Thursday March 6
THE ACT OF KILLING - Director's Cut
where: at PS 69 in Jackson Heights
when: Thursday March 6, 7:30 PM
Festival to Screen Director’s Cut of Academy Award Nominated The Act of Killing
The Queens World Film Festival will screen the World Premiere of the 159-minute Director's Cut of The Act of Killing on Thursday, March 6 at 7:30pm. The critically praised and 2013 Academy Award nominated documentary will play the 400-seat auditorium at Jackson Height's P.S. 69.
It will mark the first time the festival has given a film Centerpiece status, blocking out the evening program in order to highlight the film. Director Joshua Oppenheimer will be on hand for a special Q&A session after the film.
QWFF's Associate Programmer, Jordan Mattos, reached out to the filmmakers in 2013. "As a Danish-American-Indonesian co-production treating a piece of difficult Southeast Asian history, The Act of Killing is a perfect pairing for the Queens World Film Festival. Its rigorous critique of establishment movie violence and its irreverent spirit match QWFF's feisty programming ethos. We are excited to connect our local Queens community with this outstanding picture."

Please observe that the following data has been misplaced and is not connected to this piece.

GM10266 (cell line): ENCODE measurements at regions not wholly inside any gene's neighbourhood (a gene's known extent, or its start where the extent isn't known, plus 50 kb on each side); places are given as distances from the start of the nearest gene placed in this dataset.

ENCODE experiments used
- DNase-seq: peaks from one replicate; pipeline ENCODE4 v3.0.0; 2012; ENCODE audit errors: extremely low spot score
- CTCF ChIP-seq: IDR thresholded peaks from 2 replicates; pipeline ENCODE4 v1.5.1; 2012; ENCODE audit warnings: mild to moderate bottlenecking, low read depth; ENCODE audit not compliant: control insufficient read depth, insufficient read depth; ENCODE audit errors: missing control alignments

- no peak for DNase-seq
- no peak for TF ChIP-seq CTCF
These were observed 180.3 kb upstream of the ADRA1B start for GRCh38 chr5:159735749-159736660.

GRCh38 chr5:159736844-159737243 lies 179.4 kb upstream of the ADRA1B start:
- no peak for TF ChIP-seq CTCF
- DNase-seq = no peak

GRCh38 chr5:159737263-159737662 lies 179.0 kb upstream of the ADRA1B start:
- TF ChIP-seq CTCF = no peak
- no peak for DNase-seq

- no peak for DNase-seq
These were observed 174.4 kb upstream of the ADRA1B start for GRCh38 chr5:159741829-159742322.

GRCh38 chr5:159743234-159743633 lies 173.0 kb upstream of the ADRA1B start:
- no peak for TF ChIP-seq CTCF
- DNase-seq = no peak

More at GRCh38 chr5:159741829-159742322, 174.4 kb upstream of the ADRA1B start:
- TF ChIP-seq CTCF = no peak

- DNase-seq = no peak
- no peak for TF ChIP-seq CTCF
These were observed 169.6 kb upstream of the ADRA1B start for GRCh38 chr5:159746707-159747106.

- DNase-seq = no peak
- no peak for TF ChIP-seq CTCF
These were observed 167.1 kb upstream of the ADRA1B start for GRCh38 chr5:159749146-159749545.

Anwar Congo has loved Hollywood gangster movies since growing up in his native Indonesia, where he sold movie theater tickets on the black market to death squad leaders. Anwar got his chance to live out his celluloid fantasies when he joined the army in killing hundreds of Communists, ethnic Chinese and intellectuals. Over a million innocent people were murdered in just under a year.
Fast forward to present day Indonesia. Anwar is now the founding member of a right-wing paramilitary group that, unlike the Nazis, celebrate the genocide and are treated as role models by the community and local media.
The Act of Killing's filmmaking team challenges Anwar and his friends to live out their dreams of Hollywood stardom by recreating their memories of those killings on camera and becoming the stars of their own movie. Along the way, Anwar and his movie gangsters teeter ever so slightly on the edge of developing a conscience. As they complete the shooting of the gory, special FX-heavy movie version of their past, the potential for realizing the true horror of their actions hangs in the balance.
Joshua Oppenheimer and the documentary filmmaking team behind The Act of Killing have crafted a knowing observation on the reciprocal link between real and imagined violence. Hollywood's glamorization of cruelty is called into question, as we see the direct consequences that movie violence has on the killing methods used by Anwar and the criminals on innocent civilians. The implications made by Oppenheimer are clear and chilling. As the line between historical brutality and fake movie action are confused, we are no longer able to play make believe.